It is overall good code, but there are of course some points to improve.
Objectively wrong and severe:
Always compile with as much debug options as possible with your compiler. It detects errors such as
2 * MAX_ORDER + 3 == 2 * (size(RM_CHARS) / 2 - 1) + 3 > size(RM_CHARS)
in your initialization loop.
The function expects a number that is larger than zero and smaller than 10^6. This is nowhere documented nor checked.
Small things that could be made better:
There are unnecessary many
trim calls when you build up the string. If you only append trimmed strings, you know that the result is trimmed.
log10 for the decadic logarithm.
It helps sometimes to introduce additional variable names for self documentation.
I would recommend to use the words magnitude, exponent, and mantissa in the code. This is more self-explaining than "order".
It is not necessary to start from Zero for the first dimension of
I would never name a logical variable with its negated form. You can always use
.not. and it quickly becomes hard to read if you doubly negate it. The name could be shorter in addition.
mRomanStringsIsNotInitialized == .not. mRomanStringInitialized
.not. mRomanStringsIsNotInitialized == mRomanStringInitialized
I would use
floor instead of
int. It is a common error to use
int instead of
nint so it is nice to explicitly say
At the moment you have runtime checks in your function to ensure initialization of
ROMAN_STRING. This is not necessary since
ROMAN_STRING could be made a compile time constant (with
If you do this then your function does not depend anymore on a global variable that can be mutated at run time, can be made
pure and is probably a tiny bit faster.
I would add more whitespace around your operators and after commata and use an indentation of at least 4 spaces.
You can format Fortran code pretty much according to the PEP8 guidelines of python, to achieve convincing results. (Especially since a lot of people in scientific computing use both languages.)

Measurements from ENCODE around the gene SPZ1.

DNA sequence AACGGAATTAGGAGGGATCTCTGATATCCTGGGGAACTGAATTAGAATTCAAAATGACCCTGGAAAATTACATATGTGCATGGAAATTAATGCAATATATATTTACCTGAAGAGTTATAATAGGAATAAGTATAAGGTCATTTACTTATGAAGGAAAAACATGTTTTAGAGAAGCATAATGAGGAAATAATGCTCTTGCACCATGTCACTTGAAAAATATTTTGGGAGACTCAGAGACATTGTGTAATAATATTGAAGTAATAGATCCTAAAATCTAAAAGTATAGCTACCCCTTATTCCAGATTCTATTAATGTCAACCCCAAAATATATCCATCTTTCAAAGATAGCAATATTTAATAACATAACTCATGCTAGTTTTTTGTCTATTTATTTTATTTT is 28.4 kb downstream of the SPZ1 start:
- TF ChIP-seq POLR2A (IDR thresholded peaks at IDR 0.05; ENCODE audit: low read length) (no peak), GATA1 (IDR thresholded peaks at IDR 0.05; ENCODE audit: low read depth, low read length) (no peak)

Everything together leads to:
integer , parameter :: MAX_MAGNITUDE = 5
character(len=4), parameter :: ROMAN_STRING(9, 0 : MAX_MAGNITUDE) = &
reshape([character(4) :: &
'I', 'II', 'III', 'IV', 'V', 'VI', 'VII', 'VIII', 'IX', &
'X', 'XX', 'XXX', 'XL', 'L', 'LX', 'LXX', 'LXXX', 'XC', &
'C', 'CC', 'CCC', 'CD', 'D', 'DC', 'DCC', 'DCCC', 'CM', &
'M', 'MM', 'MMM', 'Mv', 'v', 'vM', 'vMM', 'vMMM', 'Mx', &
'x', 'xx', 'xxx', 'xl', 'l', 'lx', 'lxx', 'lxxx', 'xc', &
'c', 'cc', 'ccc', 'cd', 'd', 'dc', 'dcc', 'dccc', 'cm'], &
[9, MAX_MAGNITUDE + 1])
public :: IntegerToRoman
!> Expects an integer 1 <= n <= (10^6 - 1) and returns
!> the Roman number literal as string.
pure function IntegerToRoman(n) result(rm)
integer, intent(in) :: n
character(len=:), allocatable :: rm
integer :: largest_magnitude, mag, mantissa
if (n <= 0) error stop
largest_magnitude = floor(log10(dble(n)))
if (largest_magnitude > MAX_MAGNITUDE) error stop
rm = ""
do mag = largest_magnitude, 0, -1
mantissa = mod(n / 10**mag, 10)
if (mantissa > 0) then
rm = rm // trim(ROMAN_STRING(mantissa, mag))
end function IntegerToRoman
end module mRomanStrings
use, intrinsic :: iso_fortran_env, only: OUTPUT_UNIT
integer :: i
do i = 1, 99999
write(OUTPUT_UNIT,"(i6,x,a)") I, IntegerToRoman(i)
end program ConvertIntegersToRoman
2 * MAX_ORDER + 3 > size(RM_CHARS)\$\endgroup\$
gfortran -g -Wall -Wextra -Warray-temporaries -Wconversion -fimplicit-none -fbacktrace -ffree-line-length-0 -fcheck=all -ffpe-trap=zero,overflow,underflow -finit-real=nanYou get automatically warned about boundary violations. \$\endgroup\$